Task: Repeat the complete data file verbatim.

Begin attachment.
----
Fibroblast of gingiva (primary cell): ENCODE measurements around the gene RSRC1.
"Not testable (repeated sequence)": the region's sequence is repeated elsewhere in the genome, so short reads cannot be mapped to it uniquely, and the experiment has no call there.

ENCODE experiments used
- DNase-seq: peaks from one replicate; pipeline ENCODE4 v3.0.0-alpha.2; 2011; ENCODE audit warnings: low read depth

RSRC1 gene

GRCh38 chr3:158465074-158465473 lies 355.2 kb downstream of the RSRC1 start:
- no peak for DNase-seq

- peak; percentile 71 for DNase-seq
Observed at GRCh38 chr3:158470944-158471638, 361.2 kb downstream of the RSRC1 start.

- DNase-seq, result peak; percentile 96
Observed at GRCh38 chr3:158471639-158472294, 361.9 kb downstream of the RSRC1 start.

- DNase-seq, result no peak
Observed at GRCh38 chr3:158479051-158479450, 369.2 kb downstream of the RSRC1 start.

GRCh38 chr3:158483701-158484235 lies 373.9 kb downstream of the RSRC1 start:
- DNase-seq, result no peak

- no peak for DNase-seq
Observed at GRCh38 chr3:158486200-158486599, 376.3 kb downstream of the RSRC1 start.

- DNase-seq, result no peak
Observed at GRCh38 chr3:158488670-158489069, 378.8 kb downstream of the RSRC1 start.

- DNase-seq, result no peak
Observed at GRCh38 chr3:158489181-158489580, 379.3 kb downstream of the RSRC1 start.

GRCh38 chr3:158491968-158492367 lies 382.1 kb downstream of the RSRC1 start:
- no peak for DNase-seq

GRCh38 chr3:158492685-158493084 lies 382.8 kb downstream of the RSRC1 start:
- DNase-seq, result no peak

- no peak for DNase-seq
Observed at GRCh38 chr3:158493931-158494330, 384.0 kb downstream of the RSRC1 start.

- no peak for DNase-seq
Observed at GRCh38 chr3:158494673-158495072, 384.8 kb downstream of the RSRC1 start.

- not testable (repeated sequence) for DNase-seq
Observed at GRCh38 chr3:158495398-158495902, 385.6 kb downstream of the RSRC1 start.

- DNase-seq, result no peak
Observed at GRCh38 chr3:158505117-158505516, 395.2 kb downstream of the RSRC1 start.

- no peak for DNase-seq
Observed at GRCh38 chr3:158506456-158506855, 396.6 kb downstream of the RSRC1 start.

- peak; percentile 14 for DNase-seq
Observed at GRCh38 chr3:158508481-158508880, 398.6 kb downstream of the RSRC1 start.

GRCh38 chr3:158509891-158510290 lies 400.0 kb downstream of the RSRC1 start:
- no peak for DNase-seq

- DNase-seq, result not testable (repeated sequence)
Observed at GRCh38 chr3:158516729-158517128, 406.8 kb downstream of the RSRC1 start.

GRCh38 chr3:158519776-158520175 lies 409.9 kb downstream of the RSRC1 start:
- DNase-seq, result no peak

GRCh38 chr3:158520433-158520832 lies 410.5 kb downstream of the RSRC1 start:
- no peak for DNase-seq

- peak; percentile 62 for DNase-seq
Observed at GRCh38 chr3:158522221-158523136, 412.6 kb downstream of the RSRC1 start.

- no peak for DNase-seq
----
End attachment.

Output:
Fibroblast of gingiva (primary cell): ENCODE measurements around the gene RSRC1.
"Not testable (repeated sequence)": the region's sequence is repeated elsewhere in the genome, so short reads cannot be mapped to it uniquely, and the experiment has no call there.

ENCODE experiments used
- DNase-seq: peaks from one replicate; pipeline ENCODE4 v3.0.0-alpha.2; 2011; ENCODE audit warnings: low read depth

RSRC1 gene

GRCh38 chr3:158465074-158465473 lies 355.2 kb downstream of the RSRC1 start:
- no peak for DNase-seq

- peak; percentile 71 for DNase-seq
Observed at GRCh38 chr3:158470944-158471638, 361.2 kb downstream of the RSRC1 start.

- DNase-seq, result peak; percentile 96
Observed at GRCh38 chr3:158471639-158472294, 361.9 kb downstream of the RSRC1 start.

- DNase-seq, result no peak
Observed at GRCh38 chr3:158479051-158479450, 369.2 kb downstream of the RSRC1 start.

GRCh38 chr3:158483701-158484235 lies 373.9 kb downstream of the RSRC1 start:
- DNase-seq, result no peak

- no peak for DNase-seq
Observed at GRCh38 chr3:158486200-158486599, 376.3 kb downstream of the RSRC1 start.

- DNase-seq, result no peak
Observed at GRCh38 chr3:158488670-158489069, 378.8 kb downstream of the RSRC1 start.

- DNase-seq, result no peak
Observed at GRCh38 chr3:158489181-158489580, 379.3 kb downstream of the RSRC1 start.

GRCh38 chr3:158491968-158492367 lies 382.1 kb downstream of the RSRC1 start:
- no peak for DNase-seq

GRCh38 chr3:158492685-158493084 lies 382.8 kb downstream of the RSRC1 start:
- DNase-seq, result no peak

- no peak for DNase-seq
Observed at GRCh38 chr3:158493931-158494330, 384.0 kb downstream of the RSRC1 start.

- no peak for DNase-seq
Observed at GRCh38 chr3:158494673-158495072, 384.8 kb downstream of the RSRC1 start.

- not testable (repeated sequence) for DNase-seq
Observed at GRCh38 chr3:158495398-158495902, 385.6 kb downstream of the RSRC1 start.

- DNase-seq, result no peak
Observed at GRCh38 chr3:158505117-158505516, 395.2 kb downstream of the RSRC1 start.

- no peak for DNase-seq
Observed at GRCh38 chr3:158506456-158506855, 396.6 kb downstream of the RSRC1 start.

- peak; percentile 14 for DNase-seq
Observed at GRCh38 chr3:158508481-158508880, 398.6 kb downstream of the RSRC1 start.

GRCh38 chr3:158509891-158510290 lies 400.0 kb downstream of the RSRC1 start:
- no peak for DNase-seq

- DNase-seq, result not testable (repeated sequence)
Observed at GRCh38 chr3:158516729-158517128, 406.8 kb downstream of the RSRC1 start.

GRCh38 chr3:158519776-158520175 lies 409.9 kb downstream of the RSRC1 start:
- DNase-seq, result no peak

GRCh38 chr3:158520433-158520832 lies 410.5 kb downstream of the RSRC1 start:
- no peak for DNase-seq

- peak; percentile 62 for DNase-seq
Observed at GRCh38 chr3:158522221-158523136, 412.6 kb downstream of the RSRC1 start.

- no peak for DNase-seq